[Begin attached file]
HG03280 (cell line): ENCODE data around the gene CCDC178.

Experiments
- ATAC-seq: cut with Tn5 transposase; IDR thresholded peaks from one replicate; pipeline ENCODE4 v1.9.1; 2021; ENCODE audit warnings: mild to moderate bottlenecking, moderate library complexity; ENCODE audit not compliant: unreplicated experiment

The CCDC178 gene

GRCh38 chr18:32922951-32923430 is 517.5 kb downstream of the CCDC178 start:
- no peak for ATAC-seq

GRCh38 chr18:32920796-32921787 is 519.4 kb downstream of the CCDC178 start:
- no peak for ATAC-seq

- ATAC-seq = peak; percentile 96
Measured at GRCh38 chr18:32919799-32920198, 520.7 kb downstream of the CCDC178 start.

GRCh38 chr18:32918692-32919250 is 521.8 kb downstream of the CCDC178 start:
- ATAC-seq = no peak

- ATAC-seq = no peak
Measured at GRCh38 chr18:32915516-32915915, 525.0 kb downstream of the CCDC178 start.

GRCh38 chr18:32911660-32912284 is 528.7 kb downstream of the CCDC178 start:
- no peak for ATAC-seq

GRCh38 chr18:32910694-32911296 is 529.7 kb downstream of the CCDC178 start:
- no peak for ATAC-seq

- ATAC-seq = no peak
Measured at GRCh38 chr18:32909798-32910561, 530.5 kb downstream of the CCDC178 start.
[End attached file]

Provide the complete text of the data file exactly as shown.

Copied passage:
HG03280 (cell line): ENCODE data around the gene CCDC178.

Experiments
- ATAC-seq: cut with Tn5 transposase; IDR thresholded peaks from one replicate; pipeline ENCODE4 v1.9.1; 2021; ENCODE audit warnings: mild to moderate bottlenecking, moderate library complexity; ENCODE audit not compliant: unreplicated experiment

The CCDC178 gene

GRCh38 chr18:32922951-32923430 is 517.5 kb downstream of the CCDC178 start:
- no peak for ATAC-seq

GRCh38 chr18:32920796-32921787 is 519.4 kb downstream of the CCDC178 start:
- no peak for ATAC-seq

- ATAC-seq = peak; percentile 96
Measured at GRCh38 chr18:32919799-32920198, 520.7 kb downstream of the CCDC178 start.

GRCh38 chr18:32918692-32919250 is 521.8 kb downstream of the CCDC178 start:
- ATAC-seq = no peak

- ATAC-seq = no peak
Measured at GRCh38 chr18:32915516-32915915, 525.0 kb downstream of the CCDC178 start.

GRCh38 chr18:32911660-32912284 is 528.7 kb downstream of the CCDC178 start:
- no peak for ATAC-seq

GRCh38 chr18:32910694-32911296 is 529.7 kb downstream of the CCDC178 start:
- no peak for ATAC-seq

- ATAC-seq = no peak
Measured at GRCh38 chr18:32909798-32910561, 530.5 kb downstream of the CCDC178 start.